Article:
According to the company's background (pixar.com), Pixar has also been able to make a name for itself on artistic grounds, an accomplishment in and of itself for a new company, but especially striking given that there is always an uneasy relationship between profits and artistry. But the company has, despite its financial success, been consistently rewarded for its artistic vision. Oscars for Best Animate Feature have been given since 2001, and all of the Pixar films released since then have been nominated for this highest cinematic award. Six of those nominated films have taken home the Oscar statuette. In addition to this, of the three animated films nominated for Best Picture in the entire history of the Academy Awards, two of them were Pixar pictures.
Pixar's artistic vision, while it seems highly unified at the moment, was in fact extemporaneously created. The company was born not out of a unified artistic goal but rather from frustration with various existing corporate structures, primarily those at Lucasfilm, George Lucas's company that specialized in a range of technologically dazzling effects. However, while Lucas was determined to create cutting-edge pieces of cinematography, a number of the engineers and designers at Luscasfilm wanted to venture off in new directions, according to a book written on the founding of the company (Price, 2008).
The collection of talent that set off to make the new company knew that they wanted to create a new kind of movie, but they had few specifics in mind beyond that. The company was also hindered in some measure because Lucas insisted that the new team be housed at his Marin County headquarters. Most animation artists were at the time located in Hollywood, and many were reluctant to move two-thirds of the way up the state. Many also may have been daunted by the fact that the shift to computer-generated imagery seemed a very long technical and philosophical way from the world of hand-drawn cells.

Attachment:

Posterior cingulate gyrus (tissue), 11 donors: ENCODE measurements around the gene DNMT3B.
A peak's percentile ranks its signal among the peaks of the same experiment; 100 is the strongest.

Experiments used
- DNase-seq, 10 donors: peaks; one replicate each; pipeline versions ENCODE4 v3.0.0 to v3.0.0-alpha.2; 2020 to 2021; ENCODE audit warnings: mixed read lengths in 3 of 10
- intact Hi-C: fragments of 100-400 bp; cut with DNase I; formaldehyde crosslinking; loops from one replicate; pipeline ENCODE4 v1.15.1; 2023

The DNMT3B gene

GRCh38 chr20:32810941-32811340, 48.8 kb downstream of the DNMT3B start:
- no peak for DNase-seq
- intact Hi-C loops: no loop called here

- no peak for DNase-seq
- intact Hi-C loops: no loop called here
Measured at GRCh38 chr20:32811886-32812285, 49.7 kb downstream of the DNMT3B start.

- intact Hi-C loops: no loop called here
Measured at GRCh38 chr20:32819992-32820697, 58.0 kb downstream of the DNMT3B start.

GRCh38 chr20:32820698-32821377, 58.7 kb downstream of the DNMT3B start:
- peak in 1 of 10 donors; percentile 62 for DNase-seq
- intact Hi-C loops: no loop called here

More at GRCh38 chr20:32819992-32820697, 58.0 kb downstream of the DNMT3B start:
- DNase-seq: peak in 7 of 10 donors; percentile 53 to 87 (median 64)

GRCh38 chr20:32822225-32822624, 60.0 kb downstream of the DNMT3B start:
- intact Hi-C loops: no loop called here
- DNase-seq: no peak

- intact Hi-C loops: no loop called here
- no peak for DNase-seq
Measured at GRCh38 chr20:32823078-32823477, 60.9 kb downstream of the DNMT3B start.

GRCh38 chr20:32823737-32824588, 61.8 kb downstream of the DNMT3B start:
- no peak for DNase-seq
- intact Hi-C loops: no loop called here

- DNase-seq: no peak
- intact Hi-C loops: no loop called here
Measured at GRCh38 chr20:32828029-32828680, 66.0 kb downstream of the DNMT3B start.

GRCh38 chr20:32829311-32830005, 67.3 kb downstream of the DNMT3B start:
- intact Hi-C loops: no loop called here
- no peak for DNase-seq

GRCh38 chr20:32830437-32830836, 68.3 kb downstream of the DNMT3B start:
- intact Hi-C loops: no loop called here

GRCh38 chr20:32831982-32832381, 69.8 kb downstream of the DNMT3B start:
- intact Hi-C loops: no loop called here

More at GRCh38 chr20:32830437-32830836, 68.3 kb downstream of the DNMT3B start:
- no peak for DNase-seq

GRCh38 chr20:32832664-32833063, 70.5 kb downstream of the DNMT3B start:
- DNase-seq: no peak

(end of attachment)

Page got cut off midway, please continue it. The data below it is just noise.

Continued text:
The company, under the direction of George Lucas, tried to overcome the understandable reluctance of traditional animators to make the shift to computer-generated images, designed its software (called "Marionette") so that it would be as intuitive as possible to artists (Price, 2008, p. 48). Because of the lack of traditionally trained and experienced animators, many of those who came to Pixar as it started out came straight to the company from college or graduate school or from a field outside of animation altogether (Price, 2008, p. 5).
The fact that most of the first cohort of animators at Pixar did not have substantial experience in the field proved to be a problem in some ways because the team had essentially to reinvent the metaphorical wheel in many ways. This would have been true to come extent anyway given the fact that the software itself was radically new. However, had the company's original group of animators come to Pixar with more experience in other companies, they would in all likelihood have recreated the organizational culture of other companies.
One of the artists profiled on the company's website -- identified only as "Gini" -- fits the kind of anomalous illustrator that has set Pixar apart. She is unusual because most animators are still men:
…nowadays I see more and more women in the field. I remember someone advising me that it was "such a man's world, you have to elbow your way in." But for me, what got me through was that I wanted to animate and keep learning. My experience at Pixar was that if you do good work, you are recognized. I haven't had to elbow my way into anything here. All I want is to animate. I suck in as much as possible, and we have a good collaborative environment here. What they care most about is that you have a solid art background.
… After graduating I went into advertising for about five years in Guam. It was great, because I was a big fish in a small pond. I was able to work with big clients, like Nestle, that I would never have been able to work with at my age here in the United States. After a while I burnt out and wanted to go back to school.
There was a course in computer animation at the School of Visual Arts in New York City…. it's funny, because I can tell you when I knew I didn't want to be an animator. ... [I decided to become an animator] [w]hen I discovered 3-D animation and realized the computer can do the in-between drawings. But you're still wrestling with the computer…